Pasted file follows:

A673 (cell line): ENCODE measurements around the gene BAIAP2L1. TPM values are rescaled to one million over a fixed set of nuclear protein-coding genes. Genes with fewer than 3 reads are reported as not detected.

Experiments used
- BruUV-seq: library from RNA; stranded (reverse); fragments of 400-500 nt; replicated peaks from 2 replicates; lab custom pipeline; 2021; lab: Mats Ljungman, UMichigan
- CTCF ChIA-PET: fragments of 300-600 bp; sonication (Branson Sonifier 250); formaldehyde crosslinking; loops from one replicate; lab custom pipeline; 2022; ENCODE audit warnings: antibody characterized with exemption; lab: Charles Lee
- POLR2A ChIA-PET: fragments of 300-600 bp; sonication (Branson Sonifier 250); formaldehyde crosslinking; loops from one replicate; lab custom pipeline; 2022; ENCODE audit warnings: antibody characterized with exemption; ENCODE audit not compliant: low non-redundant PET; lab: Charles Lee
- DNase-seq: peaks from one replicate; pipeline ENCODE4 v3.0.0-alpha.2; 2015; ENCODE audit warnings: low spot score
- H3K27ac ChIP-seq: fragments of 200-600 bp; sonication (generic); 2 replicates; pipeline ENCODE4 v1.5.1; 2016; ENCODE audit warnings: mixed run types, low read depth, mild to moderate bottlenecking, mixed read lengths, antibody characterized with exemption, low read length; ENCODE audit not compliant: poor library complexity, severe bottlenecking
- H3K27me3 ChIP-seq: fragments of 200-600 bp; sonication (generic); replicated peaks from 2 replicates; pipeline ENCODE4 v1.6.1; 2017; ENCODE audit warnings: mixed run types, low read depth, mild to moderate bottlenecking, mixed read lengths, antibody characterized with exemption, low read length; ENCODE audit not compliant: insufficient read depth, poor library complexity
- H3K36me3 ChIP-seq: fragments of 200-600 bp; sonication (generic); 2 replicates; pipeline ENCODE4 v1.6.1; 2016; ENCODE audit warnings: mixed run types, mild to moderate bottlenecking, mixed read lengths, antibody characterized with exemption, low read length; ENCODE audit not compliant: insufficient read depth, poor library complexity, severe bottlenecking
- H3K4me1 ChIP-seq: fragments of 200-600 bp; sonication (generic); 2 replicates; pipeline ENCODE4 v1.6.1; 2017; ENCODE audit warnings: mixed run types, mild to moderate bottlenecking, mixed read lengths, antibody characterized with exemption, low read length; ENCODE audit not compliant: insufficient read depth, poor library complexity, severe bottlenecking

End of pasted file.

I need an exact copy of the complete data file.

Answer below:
A673 (cell line): ENCODE measurements around the gene BAIAP2L1. TPM values are rescaled to one million over a fixed set of nuclear protein-coding genes. Genes with fewer than 3 reads are reported as not detected.

Experiments used
- BruUV-seq: library from RNA; stranded (reverse); fragments of 400-500 nt; replicated peaks from 2 replicates; lab custom pipeline; 2021; lab: Mats Ljungman, UMichigan
- CTCF ChIA-PET: fragments of 300-600 bp; sonication (Branson Sonifier 250); formaldehyde crosslinking; loops from one replicate; lab custom pipeline; 2022; ENCODE audit warnings: antibody characterized with exemption; lab: Charles Lee
- POLR2A ChIA-PET: fragments of 300-600 bp; sonication (Branson Sonifier 250); formaldehyde crosslinking; loops from one replicate; lab custom pipeline; 2022; ENCODE audit warnings: antibody characterized with exemption; ENCODE audit not compliant: low non-redundant PET; lab: Charles Lee
- DNase-seq: peaks from one replicate; pipeline ENCODE4 v3.0.0-alpha.2; 2015; ENCODE audit warnings: low spot score
- H3K27ac ChIP-seq: fragments of 200-600 bp; sonication (generic); 2 replicates; pipeline ENCODE4 v1.5.1; 2016; ENCODE audit warnings: mixed run types, low read depth, mild to moderate bottlenecking, mixed read lengths, antibody characterized with exemption, low read length; ENCODE audit not compliant: poor library complexity, severe bottlenecking
- H3K27me3 ChIP-seq: fragments of 200-600 bp; sonication (generic); replicated peaks from 2 replicates; pipeline ENCODE4 v1.6.1; 2017; ENCODE audit warnings: mixed run types, low read depth, mild to moderate bottlenecking, mixed read lengths, antibody characterized with exemption, low read length; ENCODE audit not compliant: insufficient read depth, poor library complexity
- H3K36me3 ChIP-seq: fragments of 200-600 bp; sonication (generic); 2 replicates; pipeline ENCODE4 v1.6.1; 2016; ENCODE audit warnings: mixed run types, mild to moderate bottlenecking, mixed read lengths, antibody characterized with exemption, low read length; ENCODE audit not compliant: insufficient read depth, poor library complexity, severe bottlenecking
- H3K4me1 ChIP-seq: fragments of 200-600 bp; sonication (generic); 2 replicates; pipeline ENCODE4 v1.6.1; 2017; ENCODE audit warnings: mixed run types, mild to moderate bottlenecking, mixed read lengths, antibody characterized with exemption, low read length; ENCODE audit not compliant: insufficient read depth, poor library complexity, severe bottlenecking